Because solar is not now the main focus of government interventions, any turning away from nuclear energy plans is more likely to benefit energy efficiency and natural gas projects, Bloomberg reports.
Yesterday, President Obama was at Penn State to press for more federal support of green buildings. In his speech promoting the Better Buildings Initiative, he suggested that many in his audience might not consider green buildings to be “sexy.” But I suspect that chemists have many reasons to find green buildings to be pretty darned appealing.
For one thing, green building materials research – like that conducted by a clean energy hub in Philadelphia headed by Penn State - can earn chemical firms a Presidential shout-out. The hub includes corporate partners Bayer Material Science, which is working on new materials for insulation and facades that save energy, and PPG Industries, whose researchers are creating walls that reflect sun and windows that reflect infrared, according to the President’s remarks.
He pointed out that making buildings (and homes) more energy efficient is a green upgrade that comes with no tradeoffs. The whole point of retrofitting (or building green from the start) is to save on energy costs. The roadblock, though, is the initial upfront cost, which is a cash expenditure. The President’s initiative - through tax credits and financing help – is supposed to minimize the up-front sticker shock. He’d like to pay for the cost of the program by rolling back “subsidies to the oil companies,” saying, “it’s time to stop subsidizing yesterday’s energy.”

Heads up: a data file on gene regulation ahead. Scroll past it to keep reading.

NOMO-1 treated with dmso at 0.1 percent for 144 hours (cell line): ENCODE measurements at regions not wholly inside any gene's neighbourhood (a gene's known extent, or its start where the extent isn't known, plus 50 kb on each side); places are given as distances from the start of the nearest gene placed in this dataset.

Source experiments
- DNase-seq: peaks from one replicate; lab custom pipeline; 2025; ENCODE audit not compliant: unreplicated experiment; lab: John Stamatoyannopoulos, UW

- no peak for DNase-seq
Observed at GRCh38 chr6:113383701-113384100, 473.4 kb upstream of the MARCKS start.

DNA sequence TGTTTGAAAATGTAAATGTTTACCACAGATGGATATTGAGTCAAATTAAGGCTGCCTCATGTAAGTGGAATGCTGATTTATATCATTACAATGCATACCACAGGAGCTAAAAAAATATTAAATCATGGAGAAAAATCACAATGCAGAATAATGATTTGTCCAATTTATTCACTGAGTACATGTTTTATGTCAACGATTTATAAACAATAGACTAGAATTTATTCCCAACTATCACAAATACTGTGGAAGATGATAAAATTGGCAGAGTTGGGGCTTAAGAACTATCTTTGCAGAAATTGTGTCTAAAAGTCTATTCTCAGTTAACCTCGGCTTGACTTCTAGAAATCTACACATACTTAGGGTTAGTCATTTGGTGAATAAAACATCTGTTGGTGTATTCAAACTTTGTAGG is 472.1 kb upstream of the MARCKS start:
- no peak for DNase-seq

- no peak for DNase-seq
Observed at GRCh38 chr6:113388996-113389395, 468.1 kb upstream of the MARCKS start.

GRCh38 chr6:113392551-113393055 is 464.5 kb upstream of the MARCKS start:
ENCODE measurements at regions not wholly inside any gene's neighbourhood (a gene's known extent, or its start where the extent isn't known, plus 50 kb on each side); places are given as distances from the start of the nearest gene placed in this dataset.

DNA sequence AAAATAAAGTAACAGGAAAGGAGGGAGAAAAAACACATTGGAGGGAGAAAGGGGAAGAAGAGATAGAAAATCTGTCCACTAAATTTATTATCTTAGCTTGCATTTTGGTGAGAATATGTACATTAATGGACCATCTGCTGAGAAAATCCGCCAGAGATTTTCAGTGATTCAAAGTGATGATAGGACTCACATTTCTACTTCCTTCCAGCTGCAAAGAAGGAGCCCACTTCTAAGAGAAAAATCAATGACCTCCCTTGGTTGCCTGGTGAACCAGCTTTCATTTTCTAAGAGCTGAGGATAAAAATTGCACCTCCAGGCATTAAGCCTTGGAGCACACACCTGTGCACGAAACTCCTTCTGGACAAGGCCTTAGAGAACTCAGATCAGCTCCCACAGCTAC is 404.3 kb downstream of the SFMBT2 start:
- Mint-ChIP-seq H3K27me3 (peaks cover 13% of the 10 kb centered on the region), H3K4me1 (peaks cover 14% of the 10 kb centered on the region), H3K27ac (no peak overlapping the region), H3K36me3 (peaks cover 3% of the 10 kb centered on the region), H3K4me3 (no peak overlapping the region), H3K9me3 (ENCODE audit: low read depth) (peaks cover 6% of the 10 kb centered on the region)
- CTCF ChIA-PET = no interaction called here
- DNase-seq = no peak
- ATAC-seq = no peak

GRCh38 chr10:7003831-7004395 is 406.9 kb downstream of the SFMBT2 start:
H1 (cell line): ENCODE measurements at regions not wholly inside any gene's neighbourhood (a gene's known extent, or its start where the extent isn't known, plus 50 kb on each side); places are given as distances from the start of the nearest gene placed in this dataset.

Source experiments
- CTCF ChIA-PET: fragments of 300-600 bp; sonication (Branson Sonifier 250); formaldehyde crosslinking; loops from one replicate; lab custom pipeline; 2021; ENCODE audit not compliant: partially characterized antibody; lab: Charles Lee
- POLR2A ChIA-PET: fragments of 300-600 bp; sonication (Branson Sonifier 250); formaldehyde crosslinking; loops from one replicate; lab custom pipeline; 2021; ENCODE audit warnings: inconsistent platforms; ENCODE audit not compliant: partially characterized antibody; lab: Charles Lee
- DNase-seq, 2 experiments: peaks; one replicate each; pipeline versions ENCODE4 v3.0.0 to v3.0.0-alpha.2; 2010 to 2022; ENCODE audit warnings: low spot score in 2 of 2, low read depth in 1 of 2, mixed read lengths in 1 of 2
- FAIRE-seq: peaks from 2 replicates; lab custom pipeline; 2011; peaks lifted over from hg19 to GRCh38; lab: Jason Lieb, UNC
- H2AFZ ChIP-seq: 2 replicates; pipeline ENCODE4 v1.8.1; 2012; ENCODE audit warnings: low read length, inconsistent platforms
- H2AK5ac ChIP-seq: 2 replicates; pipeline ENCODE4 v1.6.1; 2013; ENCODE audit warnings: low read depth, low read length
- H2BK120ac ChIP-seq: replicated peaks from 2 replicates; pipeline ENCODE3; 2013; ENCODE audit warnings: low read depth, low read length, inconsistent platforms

Cellulosic waste to ethanol start-up Coskata will receive a $250 million loan guarantee from the USDA to support its plan to build a 55 million gal/year biorefinery in Greene County, Alabama.
Coskata has been operating a pilot plant since the Fall of 2009 in Madison, Pennsylvania (just outside of Pittsburgh) where it turns wood chips into ethanol. Here’s how I described the firm’s process when I visited the plant:
Converting feedstock to ethanol at the plant is a three-step process. The tour group observed wood chips being sucked out of a 500-lb bag and into a feed handler and then being sent to a gasifier. Ionized gases at temperatures of up to 2,500 °C vaporize the feedstock into a synthesis gas composed primarily of carbon monoxide and hydrogen.
The syngas is then cleaned and cooled; waste heat from the hot gas is used to turn a turbine and provide electricity to the plant. The cooled gas is piped to a series of bioreactors, where specially designed microbes feast on it and excrete ethanol. The microbes are a type of Clostridia bacteria that have been selected to produce only two-carbon alcohols, meaning Coskata does not have to separate ethanol from methanol.